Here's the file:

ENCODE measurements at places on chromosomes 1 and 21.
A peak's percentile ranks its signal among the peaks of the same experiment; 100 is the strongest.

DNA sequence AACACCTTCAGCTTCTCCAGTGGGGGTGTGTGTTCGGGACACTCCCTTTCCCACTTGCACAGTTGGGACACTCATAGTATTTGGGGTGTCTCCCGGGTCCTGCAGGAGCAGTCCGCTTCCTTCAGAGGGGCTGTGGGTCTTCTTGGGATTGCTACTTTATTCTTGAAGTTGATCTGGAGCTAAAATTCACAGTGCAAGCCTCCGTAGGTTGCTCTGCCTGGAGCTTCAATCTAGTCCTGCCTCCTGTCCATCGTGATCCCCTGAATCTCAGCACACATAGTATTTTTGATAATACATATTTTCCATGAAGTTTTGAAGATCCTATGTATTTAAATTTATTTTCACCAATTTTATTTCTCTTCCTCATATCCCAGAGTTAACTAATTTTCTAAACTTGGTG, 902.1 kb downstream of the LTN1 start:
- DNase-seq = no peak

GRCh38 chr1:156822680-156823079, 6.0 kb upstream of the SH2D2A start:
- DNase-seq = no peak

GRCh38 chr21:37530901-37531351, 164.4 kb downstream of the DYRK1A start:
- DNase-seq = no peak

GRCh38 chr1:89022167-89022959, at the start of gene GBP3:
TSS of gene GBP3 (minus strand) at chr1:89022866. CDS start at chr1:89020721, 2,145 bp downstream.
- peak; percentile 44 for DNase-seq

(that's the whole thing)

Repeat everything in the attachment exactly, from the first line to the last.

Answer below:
ENCODE measurements at places on chromosomes 1 and 21.
A peak's percentile ranks its signal among the peaks of the same experiment; 100 is the strongest.

DNA sequence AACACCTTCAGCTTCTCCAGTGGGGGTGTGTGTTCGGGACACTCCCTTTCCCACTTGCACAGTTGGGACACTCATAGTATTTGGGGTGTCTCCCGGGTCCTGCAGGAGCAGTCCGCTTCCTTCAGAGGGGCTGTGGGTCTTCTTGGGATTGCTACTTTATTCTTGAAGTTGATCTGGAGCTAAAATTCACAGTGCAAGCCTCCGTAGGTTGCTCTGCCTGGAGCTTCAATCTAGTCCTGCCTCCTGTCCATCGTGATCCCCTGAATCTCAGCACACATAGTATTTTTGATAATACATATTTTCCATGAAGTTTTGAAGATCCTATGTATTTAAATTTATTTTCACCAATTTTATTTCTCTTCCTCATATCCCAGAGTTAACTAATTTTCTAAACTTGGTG, 902.1 kb downstream of the LTN1 start:
- DNase-seq = no peak

GRCh38 chr1:156822680-156823079, 6.0 kb upstream of the SH2D2A start:
- DNase-seq = no peak

GRCh38 chr21:37530901-37531351, 164.4 kb downstream of the DYRK1A start:
- DNase-seq = no peak

GRCh38 chr1:89022167-89022959, at the start of gene GBP3:
TSS of gene GBP3 (minus strand) at chr1:89022866. CDS start at chr1:89020721, 2,145 bp downstream.
- peak; percentile 44 for DNase-seq